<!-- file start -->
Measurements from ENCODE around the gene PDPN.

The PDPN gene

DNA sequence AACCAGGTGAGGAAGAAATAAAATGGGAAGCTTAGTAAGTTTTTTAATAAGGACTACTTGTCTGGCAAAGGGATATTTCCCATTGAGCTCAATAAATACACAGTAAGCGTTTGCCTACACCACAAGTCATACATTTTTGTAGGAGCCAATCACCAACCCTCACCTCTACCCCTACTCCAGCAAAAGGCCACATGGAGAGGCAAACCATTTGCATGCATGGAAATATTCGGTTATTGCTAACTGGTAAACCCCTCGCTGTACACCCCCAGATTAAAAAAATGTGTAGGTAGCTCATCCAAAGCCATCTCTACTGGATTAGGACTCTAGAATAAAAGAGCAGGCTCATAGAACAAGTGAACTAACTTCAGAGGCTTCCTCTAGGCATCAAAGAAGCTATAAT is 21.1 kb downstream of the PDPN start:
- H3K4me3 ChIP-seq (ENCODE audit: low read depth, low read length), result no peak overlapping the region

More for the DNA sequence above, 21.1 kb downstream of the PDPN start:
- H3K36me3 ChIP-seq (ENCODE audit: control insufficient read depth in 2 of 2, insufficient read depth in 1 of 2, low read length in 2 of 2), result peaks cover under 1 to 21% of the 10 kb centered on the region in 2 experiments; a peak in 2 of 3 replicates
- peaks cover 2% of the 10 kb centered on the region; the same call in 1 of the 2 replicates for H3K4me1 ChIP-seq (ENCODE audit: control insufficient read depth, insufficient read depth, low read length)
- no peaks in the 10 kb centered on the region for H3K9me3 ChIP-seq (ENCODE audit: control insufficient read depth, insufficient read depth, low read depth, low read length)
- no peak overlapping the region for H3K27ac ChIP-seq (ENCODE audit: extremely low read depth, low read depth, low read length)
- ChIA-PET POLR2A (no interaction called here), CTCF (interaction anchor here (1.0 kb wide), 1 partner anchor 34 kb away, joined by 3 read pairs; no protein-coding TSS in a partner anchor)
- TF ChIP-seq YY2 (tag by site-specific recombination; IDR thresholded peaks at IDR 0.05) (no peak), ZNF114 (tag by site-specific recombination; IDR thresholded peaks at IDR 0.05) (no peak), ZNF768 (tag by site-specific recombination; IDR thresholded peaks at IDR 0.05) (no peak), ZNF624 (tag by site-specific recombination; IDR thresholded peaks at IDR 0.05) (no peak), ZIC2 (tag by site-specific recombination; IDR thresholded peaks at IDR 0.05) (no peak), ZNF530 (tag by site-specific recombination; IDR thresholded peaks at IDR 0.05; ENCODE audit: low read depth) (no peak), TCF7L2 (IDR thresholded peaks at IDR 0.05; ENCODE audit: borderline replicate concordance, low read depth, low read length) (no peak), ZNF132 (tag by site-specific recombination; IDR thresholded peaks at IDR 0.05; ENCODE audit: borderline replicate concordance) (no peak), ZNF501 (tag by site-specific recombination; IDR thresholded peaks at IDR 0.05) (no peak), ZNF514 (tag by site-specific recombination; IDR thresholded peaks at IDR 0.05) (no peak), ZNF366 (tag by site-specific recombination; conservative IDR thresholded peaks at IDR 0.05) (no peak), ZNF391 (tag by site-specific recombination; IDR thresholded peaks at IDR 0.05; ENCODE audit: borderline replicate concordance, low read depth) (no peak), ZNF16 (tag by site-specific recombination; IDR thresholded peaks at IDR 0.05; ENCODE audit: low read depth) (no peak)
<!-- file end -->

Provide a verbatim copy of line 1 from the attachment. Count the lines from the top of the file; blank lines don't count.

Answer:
Measurements from ENCODE around the gene PDPN.